Kicking Off in Clapton

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My mum was worried when I said I wanted to move to Clapton – to a road just off Lower Clapton Road. “But that’s murder mile!” she squealed, panicked; an estate agent had shared the ‘murder mile’ nickname with her.

But we moved here a few months ago and the sense of community by far outweighs any sense of unease. There’s the little Italian coffee shop that sells coffees (not lattes, cappuccinos, flat whites – just coffees) for £1. And they’re good. Builders, road sweepers, business people all queue here in the morning, laughing and chatting.

Round the corner the Jamaican mechanics, whose wide smiles never falter, fix up cars and then pop to Grannies for jerk chicken. There’s Palm 2 on the main road selling organic fruit and veg, wines, freshly baked bread and Climpsons coffee from a stall out the front, sister-shop to the Organic Cafe (and health food store) further up towards the Lea Bridge Roundabout.

The Turkish-owned convenience store is well-stocked and the men behind the counter greet everyone with a friendly “hello darlin”. The benches lining the Clapton Pond are used by mums with buggies, six-formers from the Bsix College – whilst they eat their greasy chicken shop lunch, and elderly people.

The Clapton Hart has taken over what was once Chimes nightclub – and the reason Lower Clapton Road was named Murder Mile – and is bringing people from all over London to this part of Hackney.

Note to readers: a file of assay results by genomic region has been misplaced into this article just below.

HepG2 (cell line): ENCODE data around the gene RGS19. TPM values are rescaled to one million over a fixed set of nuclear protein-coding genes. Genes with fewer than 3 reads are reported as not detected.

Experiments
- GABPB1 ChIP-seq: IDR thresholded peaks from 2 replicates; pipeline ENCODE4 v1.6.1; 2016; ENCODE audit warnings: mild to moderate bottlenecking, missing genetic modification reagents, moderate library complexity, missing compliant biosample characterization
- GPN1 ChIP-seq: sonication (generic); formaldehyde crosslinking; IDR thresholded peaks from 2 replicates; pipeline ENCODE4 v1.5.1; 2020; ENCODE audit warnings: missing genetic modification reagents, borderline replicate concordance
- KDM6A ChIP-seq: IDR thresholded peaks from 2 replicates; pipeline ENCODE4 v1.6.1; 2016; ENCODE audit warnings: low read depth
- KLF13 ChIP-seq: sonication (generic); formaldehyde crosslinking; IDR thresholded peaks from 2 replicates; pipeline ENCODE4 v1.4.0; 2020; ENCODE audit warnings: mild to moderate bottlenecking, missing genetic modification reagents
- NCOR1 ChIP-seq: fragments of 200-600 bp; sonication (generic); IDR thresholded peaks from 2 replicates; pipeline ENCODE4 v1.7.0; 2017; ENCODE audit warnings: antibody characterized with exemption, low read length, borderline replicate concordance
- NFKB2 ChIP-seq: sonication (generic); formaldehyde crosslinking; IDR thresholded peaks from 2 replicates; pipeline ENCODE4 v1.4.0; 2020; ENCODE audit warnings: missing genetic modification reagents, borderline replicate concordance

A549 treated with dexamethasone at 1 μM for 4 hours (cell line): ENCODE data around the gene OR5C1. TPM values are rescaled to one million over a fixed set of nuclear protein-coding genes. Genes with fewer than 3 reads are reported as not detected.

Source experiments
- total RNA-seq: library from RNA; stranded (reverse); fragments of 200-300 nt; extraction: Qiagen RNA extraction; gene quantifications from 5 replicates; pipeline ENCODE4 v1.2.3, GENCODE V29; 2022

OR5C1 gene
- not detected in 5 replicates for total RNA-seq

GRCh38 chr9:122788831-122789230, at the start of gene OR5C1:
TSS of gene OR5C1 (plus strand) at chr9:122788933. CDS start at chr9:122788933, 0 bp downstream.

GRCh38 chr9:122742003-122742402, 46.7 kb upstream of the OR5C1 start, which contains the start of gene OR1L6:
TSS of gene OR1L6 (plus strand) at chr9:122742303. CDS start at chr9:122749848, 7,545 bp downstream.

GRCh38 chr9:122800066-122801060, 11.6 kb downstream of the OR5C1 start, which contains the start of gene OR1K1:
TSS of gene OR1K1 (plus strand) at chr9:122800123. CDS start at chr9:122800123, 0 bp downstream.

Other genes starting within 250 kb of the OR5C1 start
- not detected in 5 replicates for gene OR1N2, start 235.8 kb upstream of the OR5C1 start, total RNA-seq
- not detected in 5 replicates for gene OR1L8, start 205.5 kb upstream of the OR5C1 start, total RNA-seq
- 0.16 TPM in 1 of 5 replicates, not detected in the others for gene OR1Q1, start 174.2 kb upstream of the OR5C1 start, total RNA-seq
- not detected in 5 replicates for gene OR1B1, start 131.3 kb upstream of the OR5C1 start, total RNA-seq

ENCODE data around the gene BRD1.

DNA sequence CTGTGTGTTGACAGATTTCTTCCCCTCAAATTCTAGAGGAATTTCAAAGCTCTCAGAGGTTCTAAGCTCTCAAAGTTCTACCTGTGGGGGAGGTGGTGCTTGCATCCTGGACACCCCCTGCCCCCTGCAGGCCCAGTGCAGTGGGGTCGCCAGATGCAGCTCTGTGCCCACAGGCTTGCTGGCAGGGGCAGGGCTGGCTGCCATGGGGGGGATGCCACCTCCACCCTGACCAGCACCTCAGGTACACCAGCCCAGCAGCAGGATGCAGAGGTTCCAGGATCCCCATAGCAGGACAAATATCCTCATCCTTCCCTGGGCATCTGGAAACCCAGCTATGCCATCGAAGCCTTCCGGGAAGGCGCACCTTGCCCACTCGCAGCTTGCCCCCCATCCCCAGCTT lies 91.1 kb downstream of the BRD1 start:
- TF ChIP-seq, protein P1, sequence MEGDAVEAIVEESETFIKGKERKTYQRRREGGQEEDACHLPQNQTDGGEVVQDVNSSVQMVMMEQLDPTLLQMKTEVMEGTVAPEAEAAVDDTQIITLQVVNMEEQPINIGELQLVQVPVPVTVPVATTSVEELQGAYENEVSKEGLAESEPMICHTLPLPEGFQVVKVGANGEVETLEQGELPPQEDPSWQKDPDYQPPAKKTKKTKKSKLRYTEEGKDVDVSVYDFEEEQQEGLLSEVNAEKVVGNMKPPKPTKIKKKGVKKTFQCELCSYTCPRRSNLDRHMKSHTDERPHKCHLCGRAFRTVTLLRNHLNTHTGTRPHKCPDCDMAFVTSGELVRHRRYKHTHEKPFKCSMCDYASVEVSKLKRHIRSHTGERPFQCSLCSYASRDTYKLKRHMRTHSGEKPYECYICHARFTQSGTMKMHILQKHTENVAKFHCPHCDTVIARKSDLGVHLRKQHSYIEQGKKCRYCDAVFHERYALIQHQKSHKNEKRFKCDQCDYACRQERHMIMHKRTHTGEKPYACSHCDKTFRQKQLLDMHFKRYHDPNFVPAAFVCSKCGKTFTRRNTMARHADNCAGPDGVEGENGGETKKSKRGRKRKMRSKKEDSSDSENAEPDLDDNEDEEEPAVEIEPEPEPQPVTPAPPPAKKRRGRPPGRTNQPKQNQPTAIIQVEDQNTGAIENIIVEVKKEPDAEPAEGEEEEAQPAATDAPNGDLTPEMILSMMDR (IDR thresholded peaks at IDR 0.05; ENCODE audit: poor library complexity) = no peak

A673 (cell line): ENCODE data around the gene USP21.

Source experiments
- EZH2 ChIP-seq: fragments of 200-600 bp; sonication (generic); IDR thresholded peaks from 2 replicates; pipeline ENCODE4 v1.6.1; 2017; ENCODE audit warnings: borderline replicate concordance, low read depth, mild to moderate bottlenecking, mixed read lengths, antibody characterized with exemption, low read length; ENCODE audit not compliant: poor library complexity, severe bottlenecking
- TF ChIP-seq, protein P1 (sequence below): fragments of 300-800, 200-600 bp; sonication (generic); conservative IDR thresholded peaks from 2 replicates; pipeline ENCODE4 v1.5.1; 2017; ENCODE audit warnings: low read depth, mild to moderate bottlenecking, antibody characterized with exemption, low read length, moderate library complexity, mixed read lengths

So Clapton is mostly amazing. But then there are moments like the one I just had. I left the flat, walking up my road towards the postbox. Two hooded boys were walking fast and shouting – but that’s not unusual: it was 4 o’clock so there’s always lots of six-formers leaving college. But then they shouted something like ‘let’s get them!’ and ran towards a group of boys ahead of them, with lit fireworks in their hands – aiming them at the boys’ heads. They let them off and a green flame flew into the air with a scream. I swiftly turned on my heel and decided to walk the long way round.

Groups of young men were gathered, passing things to each other and whispering – but, again, not uncommon when college finishes and there are girls they fancy about. I walked to the postbox then turned back down my road and an uncover police car sped past with the siren blaring. The car mechanics were looking up and down the road – trying to work out what was going on. Two girls walked past me, discussing the fact that someone had been stabbed earlier in the day.

Up ahead, four boys were walking away from me, one in what looked like a citizen’s arrest, a riot van met them at the corner, two more police cars with sirens sped past me.

My phone started vibrating in my pocket as Rich rang to see if I was alright: he’d seen an undercover cop run past the flat.

I got back in and decided that the only way to overcome the ordeal was to eat the delicious (massive) slice of orange and chocolate polenta cake that I’d bought from the Organic Cafe when trying to determine if trouble was bubbling up or I was just being paranoid:

It’s strange how an area can go so quickly from feeling safe and friendly to dark and dangerous… maybe it’s a full moon.

But I maintain that Clapton is *mostly* wonderful.